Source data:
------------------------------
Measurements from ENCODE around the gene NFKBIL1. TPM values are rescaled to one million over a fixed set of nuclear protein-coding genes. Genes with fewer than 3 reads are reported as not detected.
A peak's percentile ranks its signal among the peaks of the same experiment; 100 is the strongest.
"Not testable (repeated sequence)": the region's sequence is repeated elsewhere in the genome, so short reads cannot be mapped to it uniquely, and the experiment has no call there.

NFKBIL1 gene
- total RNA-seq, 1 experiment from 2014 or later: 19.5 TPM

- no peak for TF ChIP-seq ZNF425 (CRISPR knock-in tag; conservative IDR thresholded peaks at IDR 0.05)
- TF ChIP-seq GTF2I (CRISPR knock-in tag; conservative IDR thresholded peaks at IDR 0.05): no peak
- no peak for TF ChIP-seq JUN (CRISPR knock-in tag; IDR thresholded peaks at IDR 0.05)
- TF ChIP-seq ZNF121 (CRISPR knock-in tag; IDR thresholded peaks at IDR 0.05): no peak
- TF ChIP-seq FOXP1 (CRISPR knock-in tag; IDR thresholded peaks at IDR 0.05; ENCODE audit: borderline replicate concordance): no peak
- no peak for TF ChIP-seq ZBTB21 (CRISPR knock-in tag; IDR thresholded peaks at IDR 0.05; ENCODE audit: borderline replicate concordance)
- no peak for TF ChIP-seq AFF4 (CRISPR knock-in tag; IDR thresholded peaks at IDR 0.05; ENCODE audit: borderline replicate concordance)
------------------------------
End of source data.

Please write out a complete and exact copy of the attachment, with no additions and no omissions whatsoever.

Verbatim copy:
Measurements from ENCODE around the gene NFKBIL1. TPM values are rescaled to one million over a fixed set of nuclear protein-coding genes. Genes with fewer than 3 reads are reported as not detected.
A peak's percentile ranks its signal among the peaks of the same experiment; 100 is the strongest.
"Not testable (repeated sequence)": the region's sequence is repeated elsewhere in the genome, so short reads cannot be mapped to it uniquely, and the experiment has no call there.

NFKBIL1 gene
- total RNA-seq, 1 experiment from 2014 or later: 19.5 TPM

- no peak for TF ChIP-seq ZNF425 (CRISPR knock-in tag; conservative IDR thresholded peaks at IDR 0.05)
- TF ChIP-seq GTF2I (CRISPR knock-in tag; conservative IDR thresholded peaks at IDR 0.05): no peak
- no peak for TF ChIP-seq JUN (CRISPR knock-in tag; IDR thresholded peaks at IDR 0.05)
- TF ChIP-seq ZNF121 (CRISPR knock-in tag; IDR thresholded peaks at IDR 0.05): no peak
- TF ChIP-seq FOXP1 (CRISPR knock-in tag; IDR thresholded peaks at IDR 0.05; ENCODE audit: borderline replicate concordance): no peak
- no peak for TF ChIP-seq ZBTB21 (CRISPR knock-in tag; IDR thresholded peaks at IDR 0.05; ENCODE audit: borderline replicate concordance)
- no peak for TF ChIP-seq AFF4 (CRISPR knock-in tag; IDR thresholded peaks at IDR 0.05; ENCODE audit: borderline replicate concordance)